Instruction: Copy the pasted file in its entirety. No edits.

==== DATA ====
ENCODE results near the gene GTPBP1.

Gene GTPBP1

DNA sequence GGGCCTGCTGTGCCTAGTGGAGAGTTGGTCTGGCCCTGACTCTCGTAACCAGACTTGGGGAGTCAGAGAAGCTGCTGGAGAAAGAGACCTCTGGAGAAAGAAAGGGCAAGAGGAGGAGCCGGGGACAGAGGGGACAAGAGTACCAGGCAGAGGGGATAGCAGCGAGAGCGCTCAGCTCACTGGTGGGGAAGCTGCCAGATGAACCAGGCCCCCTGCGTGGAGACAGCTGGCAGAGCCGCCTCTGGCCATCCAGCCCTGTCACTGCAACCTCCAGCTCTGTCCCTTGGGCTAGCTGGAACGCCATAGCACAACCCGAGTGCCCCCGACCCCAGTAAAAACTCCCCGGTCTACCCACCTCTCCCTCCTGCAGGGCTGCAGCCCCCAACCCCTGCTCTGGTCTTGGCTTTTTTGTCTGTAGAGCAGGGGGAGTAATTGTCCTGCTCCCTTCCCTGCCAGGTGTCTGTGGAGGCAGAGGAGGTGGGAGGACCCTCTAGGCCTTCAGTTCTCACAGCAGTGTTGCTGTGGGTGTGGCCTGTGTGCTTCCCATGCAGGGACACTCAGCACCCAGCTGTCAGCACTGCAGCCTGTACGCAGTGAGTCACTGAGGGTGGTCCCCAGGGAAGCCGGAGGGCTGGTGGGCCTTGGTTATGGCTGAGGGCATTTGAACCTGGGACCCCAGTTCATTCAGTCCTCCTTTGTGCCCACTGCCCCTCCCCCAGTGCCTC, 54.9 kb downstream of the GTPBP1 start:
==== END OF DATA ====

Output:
ENCODE results near the gene GTPBP1.

Gene GTPBP1

DNA sequence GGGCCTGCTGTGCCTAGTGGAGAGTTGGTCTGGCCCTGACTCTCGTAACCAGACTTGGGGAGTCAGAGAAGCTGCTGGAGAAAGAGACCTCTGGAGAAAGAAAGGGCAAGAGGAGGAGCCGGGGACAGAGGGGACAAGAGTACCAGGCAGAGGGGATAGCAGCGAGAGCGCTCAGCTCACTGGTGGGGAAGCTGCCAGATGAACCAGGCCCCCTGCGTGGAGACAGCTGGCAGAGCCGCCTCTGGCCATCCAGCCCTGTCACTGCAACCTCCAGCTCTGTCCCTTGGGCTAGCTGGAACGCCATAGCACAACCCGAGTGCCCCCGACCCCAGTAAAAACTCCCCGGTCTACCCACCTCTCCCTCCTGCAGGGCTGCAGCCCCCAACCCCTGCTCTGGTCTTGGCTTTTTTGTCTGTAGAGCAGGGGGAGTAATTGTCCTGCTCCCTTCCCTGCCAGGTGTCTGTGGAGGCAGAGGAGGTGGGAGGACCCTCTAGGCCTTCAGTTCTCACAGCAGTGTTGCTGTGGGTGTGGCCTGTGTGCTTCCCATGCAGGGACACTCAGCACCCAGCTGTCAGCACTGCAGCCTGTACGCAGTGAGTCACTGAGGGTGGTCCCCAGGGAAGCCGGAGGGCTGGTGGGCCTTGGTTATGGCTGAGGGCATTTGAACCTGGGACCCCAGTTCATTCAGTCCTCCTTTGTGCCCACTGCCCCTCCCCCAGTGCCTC, 54.9 kb downstream of the GTPBP1 start: